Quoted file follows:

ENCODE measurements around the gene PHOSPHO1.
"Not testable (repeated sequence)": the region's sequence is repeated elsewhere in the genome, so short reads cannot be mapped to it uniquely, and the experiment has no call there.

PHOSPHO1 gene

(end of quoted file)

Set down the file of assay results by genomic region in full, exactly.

ENCODE measurements around the gene PHOSPHO1.
"Not testable (repeated sequence)": the region's sequence is repeated elsewhere in the genome, so short reads cannot be mapped to it uniquely, and the experiment has no call there.

PHOSPHO1 gene